THE DISCUSSION TOPIC
The CPO role today is barely recognisable from the same position 20 years ago.
Wider automation and the emergence of intelligent technologies will further alter the role of the CPO. As more processes are automated, increasingly we’ll see responsibility shift to the budget holders, aided by machine learning technology such as guided buying.
Technology-driven efficiency increases could lead to procurement focusing on higher value strategic work – but do we really understand what that new role will look like? Have we got the right people to deliver the necessary value? And do we have the right tools, data and information?
Over the course of the evening, we were asked:
- What will be the role of the CPO following increased digitalisation?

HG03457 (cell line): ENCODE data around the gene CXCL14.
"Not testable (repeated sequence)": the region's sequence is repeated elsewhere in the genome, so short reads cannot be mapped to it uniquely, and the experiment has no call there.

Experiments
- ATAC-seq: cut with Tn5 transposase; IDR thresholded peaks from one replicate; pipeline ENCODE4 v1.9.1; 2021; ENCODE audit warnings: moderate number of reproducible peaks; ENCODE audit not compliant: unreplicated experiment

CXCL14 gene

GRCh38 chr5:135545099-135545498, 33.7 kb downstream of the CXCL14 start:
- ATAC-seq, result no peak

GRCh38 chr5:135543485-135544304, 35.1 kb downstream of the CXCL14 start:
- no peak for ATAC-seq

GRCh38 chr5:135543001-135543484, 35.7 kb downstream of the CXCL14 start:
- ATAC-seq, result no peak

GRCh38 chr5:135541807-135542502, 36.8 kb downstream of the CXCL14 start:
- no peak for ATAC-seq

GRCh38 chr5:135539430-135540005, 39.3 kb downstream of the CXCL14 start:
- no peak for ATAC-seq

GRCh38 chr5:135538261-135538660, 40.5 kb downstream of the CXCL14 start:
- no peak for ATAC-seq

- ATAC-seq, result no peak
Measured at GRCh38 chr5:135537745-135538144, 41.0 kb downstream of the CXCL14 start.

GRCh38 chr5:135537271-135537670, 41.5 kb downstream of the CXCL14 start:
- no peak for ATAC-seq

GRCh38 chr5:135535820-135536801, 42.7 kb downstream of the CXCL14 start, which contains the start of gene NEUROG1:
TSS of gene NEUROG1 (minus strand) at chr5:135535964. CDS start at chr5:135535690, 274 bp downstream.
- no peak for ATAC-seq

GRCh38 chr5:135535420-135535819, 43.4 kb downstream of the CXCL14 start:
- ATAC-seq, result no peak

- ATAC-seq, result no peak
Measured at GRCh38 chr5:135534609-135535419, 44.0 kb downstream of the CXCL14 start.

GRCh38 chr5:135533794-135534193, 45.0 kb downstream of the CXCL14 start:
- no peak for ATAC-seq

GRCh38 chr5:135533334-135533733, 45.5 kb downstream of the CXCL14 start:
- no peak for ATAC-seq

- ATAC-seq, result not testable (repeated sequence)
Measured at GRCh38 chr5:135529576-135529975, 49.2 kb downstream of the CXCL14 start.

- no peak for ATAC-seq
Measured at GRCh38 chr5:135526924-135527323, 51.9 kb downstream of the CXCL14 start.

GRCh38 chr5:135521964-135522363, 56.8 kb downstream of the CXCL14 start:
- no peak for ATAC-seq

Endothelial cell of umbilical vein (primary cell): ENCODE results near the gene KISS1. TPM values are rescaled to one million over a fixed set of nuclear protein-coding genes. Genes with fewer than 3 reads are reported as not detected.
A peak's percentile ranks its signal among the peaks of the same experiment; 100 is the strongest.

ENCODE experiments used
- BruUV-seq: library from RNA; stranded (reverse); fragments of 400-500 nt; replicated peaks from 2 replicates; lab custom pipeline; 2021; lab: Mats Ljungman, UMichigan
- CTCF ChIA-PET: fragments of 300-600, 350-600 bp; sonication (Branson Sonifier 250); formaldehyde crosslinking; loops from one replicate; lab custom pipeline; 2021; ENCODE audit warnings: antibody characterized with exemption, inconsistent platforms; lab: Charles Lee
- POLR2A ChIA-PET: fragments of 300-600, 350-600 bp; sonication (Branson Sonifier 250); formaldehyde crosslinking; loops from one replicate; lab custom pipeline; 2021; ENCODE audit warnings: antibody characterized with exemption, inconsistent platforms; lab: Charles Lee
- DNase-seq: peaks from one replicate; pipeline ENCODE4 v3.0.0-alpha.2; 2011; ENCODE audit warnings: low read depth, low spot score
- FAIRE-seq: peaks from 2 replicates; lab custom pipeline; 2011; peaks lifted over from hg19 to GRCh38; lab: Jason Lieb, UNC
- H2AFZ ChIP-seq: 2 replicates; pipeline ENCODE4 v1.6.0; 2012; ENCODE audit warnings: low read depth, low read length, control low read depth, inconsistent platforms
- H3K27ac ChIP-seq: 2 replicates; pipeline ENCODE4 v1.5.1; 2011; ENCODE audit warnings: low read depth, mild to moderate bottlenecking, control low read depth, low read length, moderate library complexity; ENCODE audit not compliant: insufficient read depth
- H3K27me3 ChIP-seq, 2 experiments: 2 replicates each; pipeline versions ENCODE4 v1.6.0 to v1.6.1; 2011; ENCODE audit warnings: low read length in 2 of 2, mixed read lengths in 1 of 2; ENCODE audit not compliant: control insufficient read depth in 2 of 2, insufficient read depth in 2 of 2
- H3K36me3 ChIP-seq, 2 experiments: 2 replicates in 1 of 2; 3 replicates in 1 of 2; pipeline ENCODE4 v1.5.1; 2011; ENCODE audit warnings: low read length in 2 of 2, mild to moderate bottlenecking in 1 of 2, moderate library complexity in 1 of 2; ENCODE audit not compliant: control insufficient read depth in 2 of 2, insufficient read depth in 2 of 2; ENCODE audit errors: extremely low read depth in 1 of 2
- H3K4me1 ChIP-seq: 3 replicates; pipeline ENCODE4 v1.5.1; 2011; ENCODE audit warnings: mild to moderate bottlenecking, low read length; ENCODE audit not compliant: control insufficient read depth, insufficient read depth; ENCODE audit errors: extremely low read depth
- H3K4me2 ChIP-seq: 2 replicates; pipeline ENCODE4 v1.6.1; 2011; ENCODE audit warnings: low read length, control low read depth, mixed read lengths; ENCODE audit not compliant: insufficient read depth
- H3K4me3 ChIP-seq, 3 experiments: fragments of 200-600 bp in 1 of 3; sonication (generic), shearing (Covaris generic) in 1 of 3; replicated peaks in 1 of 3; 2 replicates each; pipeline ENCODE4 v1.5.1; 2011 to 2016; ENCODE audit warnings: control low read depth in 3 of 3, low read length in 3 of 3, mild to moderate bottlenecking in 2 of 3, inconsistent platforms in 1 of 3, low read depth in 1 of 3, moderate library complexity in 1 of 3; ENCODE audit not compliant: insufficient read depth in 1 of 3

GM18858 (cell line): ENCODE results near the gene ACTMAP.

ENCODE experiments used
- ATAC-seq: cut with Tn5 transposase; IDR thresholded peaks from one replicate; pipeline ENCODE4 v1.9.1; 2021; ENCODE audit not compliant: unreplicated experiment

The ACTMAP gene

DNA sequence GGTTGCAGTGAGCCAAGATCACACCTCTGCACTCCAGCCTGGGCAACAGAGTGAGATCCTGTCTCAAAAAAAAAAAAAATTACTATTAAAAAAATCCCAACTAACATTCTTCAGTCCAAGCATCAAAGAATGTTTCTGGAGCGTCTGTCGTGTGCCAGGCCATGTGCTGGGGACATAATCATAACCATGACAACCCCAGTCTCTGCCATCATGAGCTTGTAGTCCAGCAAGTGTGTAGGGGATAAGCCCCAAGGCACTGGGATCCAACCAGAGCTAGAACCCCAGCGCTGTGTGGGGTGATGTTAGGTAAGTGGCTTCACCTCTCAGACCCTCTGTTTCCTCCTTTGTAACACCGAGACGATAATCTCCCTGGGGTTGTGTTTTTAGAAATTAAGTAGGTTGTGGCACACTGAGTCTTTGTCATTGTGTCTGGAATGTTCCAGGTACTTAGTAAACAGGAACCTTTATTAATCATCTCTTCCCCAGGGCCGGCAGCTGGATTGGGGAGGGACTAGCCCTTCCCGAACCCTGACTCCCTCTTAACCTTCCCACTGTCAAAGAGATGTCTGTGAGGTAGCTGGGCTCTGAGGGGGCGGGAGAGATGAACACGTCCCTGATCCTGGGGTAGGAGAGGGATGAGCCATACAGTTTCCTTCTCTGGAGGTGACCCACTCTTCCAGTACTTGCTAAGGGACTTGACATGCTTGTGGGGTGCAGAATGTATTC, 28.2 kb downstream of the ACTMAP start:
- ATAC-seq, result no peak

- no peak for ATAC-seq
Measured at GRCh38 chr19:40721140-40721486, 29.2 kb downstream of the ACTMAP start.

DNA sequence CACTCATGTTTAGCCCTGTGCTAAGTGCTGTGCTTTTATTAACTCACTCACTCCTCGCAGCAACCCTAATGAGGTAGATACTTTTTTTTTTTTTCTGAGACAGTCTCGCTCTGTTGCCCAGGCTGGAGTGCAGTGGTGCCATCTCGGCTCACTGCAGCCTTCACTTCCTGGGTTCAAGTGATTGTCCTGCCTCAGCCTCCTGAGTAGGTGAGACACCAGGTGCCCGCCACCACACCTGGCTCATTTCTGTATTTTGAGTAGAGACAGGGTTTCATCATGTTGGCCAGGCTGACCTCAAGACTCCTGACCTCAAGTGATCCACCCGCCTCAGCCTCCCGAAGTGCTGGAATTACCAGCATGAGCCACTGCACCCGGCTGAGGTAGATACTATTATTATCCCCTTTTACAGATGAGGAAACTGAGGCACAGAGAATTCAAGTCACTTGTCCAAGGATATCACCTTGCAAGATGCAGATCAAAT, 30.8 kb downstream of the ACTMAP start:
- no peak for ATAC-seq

- Why are some CPOs slow to embrace change?
- And, is it possible to thrive as a CPO without adopting new technologies?
To kick off the debate, our Chair for the evening began by asking: what is digitalisation going to do to the procurement function?
Our chair for the evening was Peter Smith, Managing Editor of Spend Matters. Since 2010, Peter has been Managing Editor of Spend Matters UK/Europe, read by thousands of procurement professionals and a leading source of procurement information, analysis and insight. He is also involved with Public Spend Forum, an initiative aimed at improving public sector procurement globally. Previously, Peter has been Procurement Director for Dun & Bradstreet Europe, the Department of Social Security and NatWest Group. Peter has advised public organisations such as the Office of Government Commerce, the UK National Audit Office as well as a range of private sector firms. In 2003 he was President of the Chartered Institute of Purchasing & Supply.
Blasé about automation?
Peter, our Chair, began the evening by calling on our club members to go further and faster in defining what the future skills, activities and roles of the CPO will be.